Because Bryce Amphitheater faces east, sunrise is one of the best times to view the hoodoos of Bryce Canyon National Park.

By the time the sun was above the horizon, we were ready to get warmed up with a little hiking. We decided to do the Fairyland Loop clockwise, hiking along the rim of the canyon first so that we could start our day in the sun. The portion of the hike on the rim is 2.7 miles long, and most of the way you get to look down into Bryce Canyon.

For nearly 3 miles you get to hike along the rim of Bryce Canyon and look down at the hoodoos in the canyon.

For nearly 3 miles you get to hike along the rim of Bryce Canyon and look down at the hoodoos in the canyon.

The rim was one of the snowiest parts of the hike.

The rim was one of the snowiest parts of the hike.

The whole canyon was covered with snow when we were there, which makes the orange layers of rock look even more vibrant. The snow had a huge crystal structure that was unbelievably sparkly, and the ponderosas, limber pines, and manzanitas were frosted with a hoary frost.

Early in the morning, the trees on the canyon rim were covered with a beautiful hoar frost.

Early in the morning, the trees on the canyon rim were covered with a beautiful hoar frost.

The snow was incredibly sparkly with these massive crystals that had formed over night on its surface.

The snow was incredibly sparkly with these massive crystals that had formed over night on its surface.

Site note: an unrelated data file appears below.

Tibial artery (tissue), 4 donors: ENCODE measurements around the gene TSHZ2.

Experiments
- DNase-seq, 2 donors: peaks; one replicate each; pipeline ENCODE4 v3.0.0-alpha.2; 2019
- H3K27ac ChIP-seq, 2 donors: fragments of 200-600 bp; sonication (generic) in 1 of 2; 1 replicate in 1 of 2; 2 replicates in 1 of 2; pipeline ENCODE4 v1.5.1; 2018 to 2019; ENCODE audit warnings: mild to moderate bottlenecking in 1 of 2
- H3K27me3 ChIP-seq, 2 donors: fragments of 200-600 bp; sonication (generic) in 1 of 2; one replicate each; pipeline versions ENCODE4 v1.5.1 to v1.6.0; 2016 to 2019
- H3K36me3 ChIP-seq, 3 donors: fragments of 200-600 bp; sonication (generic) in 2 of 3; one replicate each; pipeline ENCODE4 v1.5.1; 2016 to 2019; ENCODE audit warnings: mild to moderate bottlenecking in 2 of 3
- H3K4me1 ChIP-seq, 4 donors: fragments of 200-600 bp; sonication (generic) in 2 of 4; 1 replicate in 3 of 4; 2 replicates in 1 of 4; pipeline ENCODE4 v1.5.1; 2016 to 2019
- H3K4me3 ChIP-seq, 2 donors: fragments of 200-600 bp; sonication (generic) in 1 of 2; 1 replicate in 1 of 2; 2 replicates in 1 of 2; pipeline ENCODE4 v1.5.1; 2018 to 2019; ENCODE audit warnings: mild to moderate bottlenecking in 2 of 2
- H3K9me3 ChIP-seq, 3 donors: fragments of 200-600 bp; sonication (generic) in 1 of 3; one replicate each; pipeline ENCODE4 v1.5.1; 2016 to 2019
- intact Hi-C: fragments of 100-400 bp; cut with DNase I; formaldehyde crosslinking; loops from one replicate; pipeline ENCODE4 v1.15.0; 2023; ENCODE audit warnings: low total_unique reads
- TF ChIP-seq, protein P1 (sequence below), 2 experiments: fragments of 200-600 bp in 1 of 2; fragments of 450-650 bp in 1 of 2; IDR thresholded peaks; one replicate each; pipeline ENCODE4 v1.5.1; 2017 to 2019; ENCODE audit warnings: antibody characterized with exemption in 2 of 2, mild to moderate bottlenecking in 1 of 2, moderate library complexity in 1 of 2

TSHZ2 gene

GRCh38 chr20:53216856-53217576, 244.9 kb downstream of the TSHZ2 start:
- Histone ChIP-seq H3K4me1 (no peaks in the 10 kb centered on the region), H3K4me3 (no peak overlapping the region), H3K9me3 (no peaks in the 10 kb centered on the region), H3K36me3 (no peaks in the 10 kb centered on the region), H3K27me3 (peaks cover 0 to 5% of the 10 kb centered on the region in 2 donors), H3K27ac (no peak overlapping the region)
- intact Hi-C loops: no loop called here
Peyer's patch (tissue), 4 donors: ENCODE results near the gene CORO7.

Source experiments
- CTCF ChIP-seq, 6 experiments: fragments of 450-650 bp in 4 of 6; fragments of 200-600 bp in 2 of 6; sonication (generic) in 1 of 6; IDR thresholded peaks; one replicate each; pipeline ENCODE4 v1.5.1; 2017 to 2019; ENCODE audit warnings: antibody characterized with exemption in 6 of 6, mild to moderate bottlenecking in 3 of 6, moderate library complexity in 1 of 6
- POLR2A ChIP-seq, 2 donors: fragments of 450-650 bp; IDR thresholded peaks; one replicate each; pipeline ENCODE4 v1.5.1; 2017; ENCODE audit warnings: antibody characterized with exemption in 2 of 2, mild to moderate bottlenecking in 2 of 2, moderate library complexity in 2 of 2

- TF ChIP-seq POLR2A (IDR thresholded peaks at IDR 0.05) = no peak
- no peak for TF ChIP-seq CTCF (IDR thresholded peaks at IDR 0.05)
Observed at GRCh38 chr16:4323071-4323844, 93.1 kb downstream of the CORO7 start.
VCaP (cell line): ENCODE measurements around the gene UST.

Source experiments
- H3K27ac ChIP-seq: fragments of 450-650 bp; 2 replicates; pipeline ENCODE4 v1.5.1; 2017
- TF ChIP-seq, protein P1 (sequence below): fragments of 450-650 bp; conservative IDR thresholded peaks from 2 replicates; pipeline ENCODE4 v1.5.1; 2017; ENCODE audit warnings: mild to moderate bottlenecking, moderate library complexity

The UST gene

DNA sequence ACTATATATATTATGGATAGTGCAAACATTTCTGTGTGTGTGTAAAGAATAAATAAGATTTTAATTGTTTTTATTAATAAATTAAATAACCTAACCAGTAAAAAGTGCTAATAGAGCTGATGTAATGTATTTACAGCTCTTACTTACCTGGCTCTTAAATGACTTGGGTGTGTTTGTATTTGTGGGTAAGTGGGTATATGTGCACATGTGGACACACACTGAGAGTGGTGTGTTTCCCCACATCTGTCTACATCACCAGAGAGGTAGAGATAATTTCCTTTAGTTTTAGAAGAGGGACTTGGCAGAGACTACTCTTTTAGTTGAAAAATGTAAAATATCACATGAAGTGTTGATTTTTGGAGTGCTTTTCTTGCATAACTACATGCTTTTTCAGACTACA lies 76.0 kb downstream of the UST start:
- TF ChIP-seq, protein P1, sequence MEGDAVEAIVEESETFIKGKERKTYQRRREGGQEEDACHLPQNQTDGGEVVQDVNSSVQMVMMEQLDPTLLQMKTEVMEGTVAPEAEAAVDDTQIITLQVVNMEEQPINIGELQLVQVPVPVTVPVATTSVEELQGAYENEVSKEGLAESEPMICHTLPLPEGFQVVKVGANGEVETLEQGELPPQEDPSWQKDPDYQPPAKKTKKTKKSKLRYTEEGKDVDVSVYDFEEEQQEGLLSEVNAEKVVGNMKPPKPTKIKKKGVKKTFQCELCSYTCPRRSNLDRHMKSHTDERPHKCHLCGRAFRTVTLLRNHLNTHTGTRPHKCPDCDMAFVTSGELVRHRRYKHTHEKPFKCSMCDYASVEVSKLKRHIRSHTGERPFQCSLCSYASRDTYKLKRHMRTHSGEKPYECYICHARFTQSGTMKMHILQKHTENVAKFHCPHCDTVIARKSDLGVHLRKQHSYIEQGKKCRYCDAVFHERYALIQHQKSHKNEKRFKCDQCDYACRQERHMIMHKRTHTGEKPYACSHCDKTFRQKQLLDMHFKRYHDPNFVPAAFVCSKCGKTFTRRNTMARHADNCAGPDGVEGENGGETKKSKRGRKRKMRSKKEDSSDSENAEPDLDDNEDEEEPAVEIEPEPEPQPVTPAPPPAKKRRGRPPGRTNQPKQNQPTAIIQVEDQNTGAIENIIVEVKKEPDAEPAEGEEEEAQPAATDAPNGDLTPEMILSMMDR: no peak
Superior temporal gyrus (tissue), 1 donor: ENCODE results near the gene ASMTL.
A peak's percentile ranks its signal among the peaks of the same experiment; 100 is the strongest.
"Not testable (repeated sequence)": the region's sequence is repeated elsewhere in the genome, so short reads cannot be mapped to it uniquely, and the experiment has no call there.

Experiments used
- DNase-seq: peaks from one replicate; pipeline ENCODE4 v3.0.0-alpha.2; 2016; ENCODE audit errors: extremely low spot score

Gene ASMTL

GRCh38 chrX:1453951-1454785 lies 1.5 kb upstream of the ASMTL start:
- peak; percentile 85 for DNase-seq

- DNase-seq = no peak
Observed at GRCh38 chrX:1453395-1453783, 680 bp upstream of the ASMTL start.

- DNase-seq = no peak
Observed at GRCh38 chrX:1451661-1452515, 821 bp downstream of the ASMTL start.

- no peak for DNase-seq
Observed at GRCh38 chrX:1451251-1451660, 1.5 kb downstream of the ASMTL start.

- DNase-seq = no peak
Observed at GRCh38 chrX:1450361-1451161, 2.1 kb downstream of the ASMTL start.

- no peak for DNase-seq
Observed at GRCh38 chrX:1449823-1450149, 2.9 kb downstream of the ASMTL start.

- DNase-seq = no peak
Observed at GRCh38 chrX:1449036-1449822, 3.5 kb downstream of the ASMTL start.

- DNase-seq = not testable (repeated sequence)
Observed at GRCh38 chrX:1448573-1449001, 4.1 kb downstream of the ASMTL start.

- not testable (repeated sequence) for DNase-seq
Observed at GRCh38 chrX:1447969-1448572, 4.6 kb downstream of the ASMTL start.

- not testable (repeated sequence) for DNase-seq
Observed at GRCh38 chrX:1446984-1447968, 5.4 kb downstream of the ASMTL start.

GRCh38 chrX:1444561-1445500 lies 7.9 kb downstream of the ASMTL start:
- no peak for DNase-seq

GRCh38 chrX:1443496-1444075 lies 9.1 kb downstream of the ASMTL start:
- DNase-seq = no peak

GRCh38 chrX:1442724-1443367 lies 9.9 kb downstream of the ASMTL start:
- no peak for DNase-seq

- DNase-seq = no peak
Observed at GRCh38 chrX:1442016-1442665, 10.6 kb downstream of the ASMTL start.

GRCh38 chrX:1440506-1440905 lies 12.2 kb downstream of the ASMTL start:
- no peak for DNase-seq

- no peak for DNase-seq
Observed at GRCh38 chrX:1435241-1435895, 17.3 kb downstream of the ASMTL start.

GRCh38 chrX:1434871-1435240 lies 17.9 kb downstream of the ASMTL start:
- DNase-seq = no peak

Soon we reached Fairyland Point. From this overlook you can spot the Sinking Ship formation, a huge steeply angled butte of sandstone across the canyon. To the right is Boat Mesa, which separates Fairyland from Bryce Amphitheater. Then we descended into the Fairyland Amphitheater along the arm of a mesa into the hoodoos. The Fairyland Amphitheater is less eroded than Bryce Amphitheater, so the hoodoos have a more whimsical turret-like structure.

The hoodoos in Fairyland are less eroded than those in Bryce Amphitheater so they are more bulbous.

The hoodoos in Fairyland are less eroded than those in Bryce Amphitheater so they are more bulbous.

You descend into Bryce Canyon at Fairyland Point. This portion of the trail is a ledge with a sloped drop off next to it.

You descend into Bryce Canyon at Fairyland Point. This portion of the trail is a ledge with a sloped drop off next to it.

Throughout the canyon the trail rises up and down with a total of 1,109 feet of elevation gain. Aside from the length, the trail is not too strenuous and not technical at all. In a few places you pass along fairly narrow ledges, and there is one spot where you walk along a ridge with long drop offs on either side, but it’s not narrow. Any physically fit person without a severe fear of heights should be fine on this trail.